Also importantly there should be financial support for women who choose adoption over abortion. They should not have to struggle to pay for regular visits to the doctor or to receive prenatal/materal care and may need financial support for time off work due to the pregnancy. Adoption is a very difficult decision and women should be well supported with free specialised support, particularly counselling, both before and well after an adoption.
There are of course many complex and personal reasons why a woman may consider an abortion. Here we've just discussed a few but I think we should look at the main rasons why women seek abortion and consider 'are there other solutions to these reasons and are women being offered these solutions as well as abortion?' If not, why not?
Abortions will always be needed.. I agree with that too, for certain kinds of abortions.
First, to be clear, by 'abortion' we are referring to an 'induced abortion' and not a miscarriage (medically called a 'spontaneous abortion'). "Abortion" is the deliberate ending of a pregnancy before an embryo or fetus is viable (capable of surviving outside the womb). This is the standard medical definition of an abortion.2 However, abortions occur after viability also, well into the 2nd or 3rd trimesters and although these may be called a 'late termination of pregnancy' or a 'delivery' or a 'birth' by the medical community, they are nevertheless still what is generally understood to be an 'abortion' if the intention of the procedure is to produce a nonviable fetus.
The U.S. Center for Disease Control and Prevention (CDC) in collecting data on abortion in the USA, defines legal induced abortion as:
"a procedure, performed by a licenced physician or someone acting under the supervision of a licensed physician, that was intended to terminate a suspected or known intrauterine pregnancy and to produce a nonviable fetus at any gestational age."3 (emphasis added)
There are differences in the aim of some abortions. A procedure may be performed to deliberately end a pregnancy but the aim of the abortion is not to cause the death of the embryo or fetus but to treat the mother. Charles Camosy, philosopher and a professor of social ethics, refers to abortions as either direct or indirect depending on whether the procedure aims at the death of the embryo or fetus.4 I find this a helpful distinction between different kinds of abortions.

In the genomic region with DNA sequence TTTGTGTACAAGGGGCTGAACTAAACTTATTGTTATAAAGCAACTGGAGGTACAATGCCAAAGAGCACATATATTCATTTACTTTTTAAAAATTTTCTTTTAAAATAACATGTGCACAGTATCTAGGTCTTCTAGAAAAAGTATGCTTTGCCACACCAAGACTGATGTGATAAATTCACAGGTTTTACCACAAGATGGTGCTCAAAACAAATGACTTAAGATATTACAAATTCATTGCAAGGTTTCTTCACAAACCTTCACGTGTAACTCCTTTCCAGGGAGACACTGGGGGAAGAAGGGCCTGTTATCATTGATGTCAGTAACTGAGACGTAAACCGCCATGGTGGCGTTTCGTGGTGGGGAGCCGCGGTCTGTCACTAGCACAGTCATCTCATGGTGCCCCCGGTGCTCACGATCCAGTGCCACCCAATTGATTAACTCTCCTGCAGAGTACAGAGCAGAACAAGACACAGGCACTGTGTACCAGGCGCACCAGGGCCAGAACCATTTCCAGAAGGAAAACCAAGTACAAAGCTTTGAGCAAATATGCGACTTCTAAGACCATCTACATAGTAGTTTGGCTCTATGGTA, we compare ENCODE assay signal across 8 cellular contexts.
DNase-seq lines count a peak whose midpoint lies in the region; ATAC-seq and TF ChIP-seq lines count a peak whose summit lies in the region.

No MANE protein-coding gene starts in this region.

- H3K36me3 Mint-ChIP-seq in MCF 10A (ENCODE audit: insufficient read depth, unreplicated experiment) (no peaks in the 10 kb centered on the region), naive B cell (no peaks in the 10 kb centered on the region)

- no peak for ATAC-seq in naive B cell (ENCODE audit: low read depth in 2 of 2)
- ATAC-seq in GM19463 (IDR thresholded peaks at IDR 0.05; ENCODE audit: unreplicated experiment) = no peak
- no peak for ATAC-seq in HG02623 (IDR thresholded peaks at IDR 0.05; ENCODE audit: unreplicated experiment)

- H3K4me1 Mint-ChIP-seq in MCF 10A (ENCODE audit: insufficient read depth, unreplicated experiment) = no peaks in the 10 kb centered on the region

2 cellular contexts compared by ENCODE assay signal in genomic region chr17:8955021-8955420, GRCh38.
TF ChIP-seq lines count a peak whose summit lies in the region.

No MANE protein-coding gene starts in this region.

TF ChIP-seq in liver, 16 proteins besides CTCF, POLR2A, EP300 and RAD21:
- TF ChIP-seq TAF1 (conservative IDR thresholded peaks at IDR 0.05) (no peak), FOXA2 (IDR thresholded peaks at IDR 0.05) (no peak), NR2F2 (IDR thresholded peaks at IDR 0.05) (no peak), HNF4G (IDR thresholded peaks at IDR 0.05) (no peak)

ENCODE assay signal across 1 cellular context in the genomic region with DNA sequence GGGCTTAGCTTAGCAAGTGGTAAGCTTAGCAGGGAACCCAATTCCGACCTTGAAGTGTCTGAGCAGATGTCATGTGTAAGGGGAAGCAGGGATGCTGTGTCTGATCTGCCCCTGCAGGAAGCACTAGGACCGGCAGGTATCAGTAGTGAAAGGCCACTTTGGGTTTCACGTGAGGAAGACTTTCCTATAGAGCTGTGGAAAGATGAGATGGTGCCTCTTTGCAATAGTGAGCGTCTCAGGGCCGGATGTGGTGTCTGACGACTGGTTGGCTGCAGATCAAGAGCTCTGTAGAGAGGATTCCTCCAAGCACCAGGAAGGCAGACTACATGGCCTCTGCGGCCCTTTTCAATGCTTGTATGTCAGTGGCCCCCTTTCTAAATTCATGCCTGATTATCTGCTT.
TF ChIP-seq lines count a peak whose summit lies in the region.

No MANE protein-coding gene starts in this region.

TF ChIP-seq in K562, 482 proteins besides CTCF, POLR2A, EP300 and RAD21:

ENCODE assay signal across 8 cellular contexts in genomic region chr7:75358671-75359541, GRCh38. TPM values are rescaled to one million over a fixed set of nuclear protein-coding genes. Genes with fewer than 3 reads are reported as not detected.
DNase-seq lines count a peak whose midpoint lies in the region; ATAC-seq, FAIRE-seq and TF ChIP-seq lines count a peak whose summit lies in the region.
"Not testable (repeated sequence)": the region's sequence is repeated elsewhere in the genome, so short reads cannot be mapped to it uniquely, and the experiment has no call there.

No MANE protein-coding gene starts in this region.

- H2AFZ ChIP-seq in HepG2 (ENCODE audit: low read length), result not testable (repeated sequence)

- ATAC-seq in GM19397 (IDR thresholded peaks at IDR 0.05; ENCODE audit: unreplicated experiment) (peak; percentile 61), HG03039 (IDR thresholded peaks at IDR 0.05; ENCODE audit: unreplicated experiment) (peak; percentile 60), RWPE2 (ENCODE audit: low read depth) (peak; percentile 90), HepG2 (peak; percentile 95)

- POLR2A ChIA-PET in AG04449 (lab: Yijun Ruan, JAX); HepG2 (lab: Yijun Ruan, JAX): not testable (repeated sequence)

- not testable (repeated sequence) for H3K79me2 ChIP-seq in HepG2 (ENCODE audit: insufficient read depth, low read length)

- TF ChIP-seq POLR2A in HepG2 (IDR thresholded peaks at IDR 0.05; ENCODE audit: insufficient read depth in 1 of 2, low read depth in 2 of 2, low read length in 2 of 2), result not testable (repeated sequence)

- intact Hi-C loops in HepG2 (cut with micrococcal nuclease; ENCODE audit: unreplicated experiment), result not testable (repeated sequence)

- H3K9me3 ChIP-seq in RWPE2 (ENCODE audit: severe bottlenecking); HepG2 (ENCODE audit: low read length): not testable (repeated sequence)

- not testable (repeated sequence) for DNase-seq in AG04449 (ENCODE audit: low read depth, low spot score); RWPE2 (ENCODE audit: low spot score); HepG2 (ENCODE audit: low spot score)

A direct abortion aims at the death of the embryo or fetus. Procedures that are always direct abortions (by their very nature) are vacuum aspiration and dilation & extraction (D&E) abortions.
An indirect abortion does not aim (as an end or by its method) at the death of the fetus (although this may be likely or inevitable). Procedures that may be used to perform an indirect abortion are an induction of labour, removing the uterus (hysterectomy) or the abortion pill, RU486. (RU486 arguably causes the embryo to detach from the woman without directly attacking the embryo itself). It is important to note that these procedures are not indirect abortions, however, if the aim of the procedure is the death of the embryo or fetus.
The abortions I agree will always be needed are indirect abortions for reasons such as ectopic pregnancy or pre-eclampsia or other medical conditions (such as cancer of the uterus), as a last resort. Medical situations when a pregnancy poses a very serious threat to a woman's life and health and there is no alternative method of treatment other than an abortion are rare.
Leah submits that abortions will always be needed by women who receive news later in pregnancy that her child has a life limiting diagnoses and will either die before birth or shortly after delivery. Also that abortion will always be needed for women whose health is placed seriously at risk due to a pregnancy in the second and third trimesters (perhaps jeopardising future pregnancies). I disagree an abortion will always be needed for pregnancies where the child has a life limiting diagnoses, however an indirect abortion may be needed later in pregnancy if a woman's health is at risk. What is definitely needed and is often lacking today is personal and specialised care to help parents confronted with the news their child has a life limiting diagnoses and through a very difficult time.